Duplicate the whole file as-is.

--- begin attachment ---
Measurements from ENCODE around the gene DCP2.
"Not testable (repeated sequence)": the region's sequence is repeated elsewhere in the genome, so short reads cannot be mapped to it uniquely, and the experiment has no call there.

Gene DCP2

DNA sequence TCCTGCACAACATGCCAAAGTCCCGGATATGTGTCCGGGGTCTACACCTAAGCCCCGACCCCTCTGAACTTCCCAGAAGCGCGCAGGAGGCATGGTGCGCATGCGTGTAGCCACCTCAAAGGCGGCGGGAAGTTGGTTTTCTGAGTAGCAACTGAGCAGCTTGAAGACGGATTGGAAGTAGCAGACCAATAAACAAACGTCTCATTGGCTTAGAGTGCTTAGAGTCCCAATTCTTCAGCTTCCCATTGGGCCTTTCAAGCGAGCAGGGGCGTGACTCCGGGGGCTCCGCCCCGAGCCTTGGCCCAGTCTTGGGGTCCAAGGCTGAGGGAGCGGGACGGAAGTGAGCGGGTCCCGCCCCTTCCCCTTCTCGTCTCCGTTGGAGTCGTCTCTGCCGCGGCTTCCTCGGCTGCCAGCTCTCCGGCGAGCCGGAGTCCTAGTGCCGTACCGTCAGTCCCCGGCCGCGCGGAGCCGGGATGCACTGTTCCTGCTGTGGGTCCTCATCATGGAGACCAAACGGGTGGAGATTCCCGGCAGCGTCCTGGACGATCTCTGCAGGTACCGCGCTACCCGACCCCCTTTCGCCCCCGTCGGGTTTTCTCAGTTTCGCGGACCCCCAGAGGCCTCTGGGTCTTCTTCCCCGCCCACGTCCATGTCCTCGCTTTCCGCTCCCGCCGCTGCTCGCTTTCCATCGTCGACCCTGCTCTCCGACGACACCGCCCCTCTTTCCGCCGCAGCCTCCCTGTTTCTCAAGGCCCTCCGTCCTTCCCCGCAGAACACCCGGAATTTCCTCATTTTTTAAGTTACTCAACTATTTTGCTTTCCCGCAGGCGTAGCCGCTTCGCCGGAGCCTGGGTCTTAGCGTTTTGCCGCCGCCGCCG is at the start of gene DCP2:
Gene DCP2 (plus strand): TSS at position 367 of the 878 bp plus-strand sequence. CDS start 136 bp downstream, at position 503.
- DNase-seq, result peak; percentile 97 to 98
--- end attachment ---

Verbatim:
Measurements from ENCODE around the gene DCP2.
"Not testable (repeated sequence)": the region's sequence is repeated elsewhere in the genome, so short reads cannot be mapped to it uniquely, and the experiment has no call there.

Gene DCP2

DNA sequence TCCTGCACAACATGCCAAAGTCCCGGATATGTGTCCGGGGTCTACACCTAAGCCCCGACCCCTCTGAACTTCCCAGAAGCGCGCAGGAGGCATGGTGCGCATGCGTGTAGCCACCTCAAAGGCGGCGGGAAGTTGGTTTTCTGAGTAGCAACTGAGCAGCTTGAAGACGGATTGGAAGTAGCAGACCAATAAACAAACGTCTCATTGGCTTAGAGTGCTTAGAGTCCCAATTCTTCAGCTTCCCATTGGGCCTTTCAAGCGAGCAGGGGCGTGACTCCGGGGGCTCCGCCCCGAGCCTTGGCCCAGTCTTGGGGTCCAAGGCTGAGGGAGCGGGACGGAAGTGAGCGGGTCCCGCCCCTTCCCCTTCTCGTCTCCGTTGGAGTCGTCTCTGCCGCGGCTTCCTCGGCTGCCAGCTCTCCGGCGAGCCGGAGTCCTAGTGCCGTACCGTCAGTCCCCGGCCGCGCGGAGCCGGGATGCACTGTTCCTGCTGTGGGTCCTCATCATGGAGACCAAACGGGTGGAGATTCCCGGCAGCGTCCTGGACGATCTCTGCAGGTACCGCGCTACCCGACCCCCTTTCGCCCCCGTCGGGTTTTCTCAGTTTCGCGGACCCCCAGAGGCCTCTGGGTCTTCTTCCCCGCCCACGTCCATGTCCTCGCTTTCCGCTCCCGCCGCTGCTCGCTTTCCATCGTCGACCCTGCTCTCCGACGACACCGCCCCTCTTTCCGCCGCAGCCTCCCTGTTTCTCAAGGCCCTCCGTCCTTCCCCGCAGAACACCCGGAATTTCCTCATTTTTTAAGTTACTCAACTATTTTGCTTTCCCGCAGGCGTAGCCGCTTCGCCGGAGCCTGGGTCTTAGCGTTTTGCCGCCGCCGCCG is at the start of gene DCP2:
Gene DCP2 (plus strand): TSS at position 367 of the 878 bp plus-strand sequence. CDS start 136 bp downstream, at position 503.
- DNase-seq, result peak; percentile 97 to 98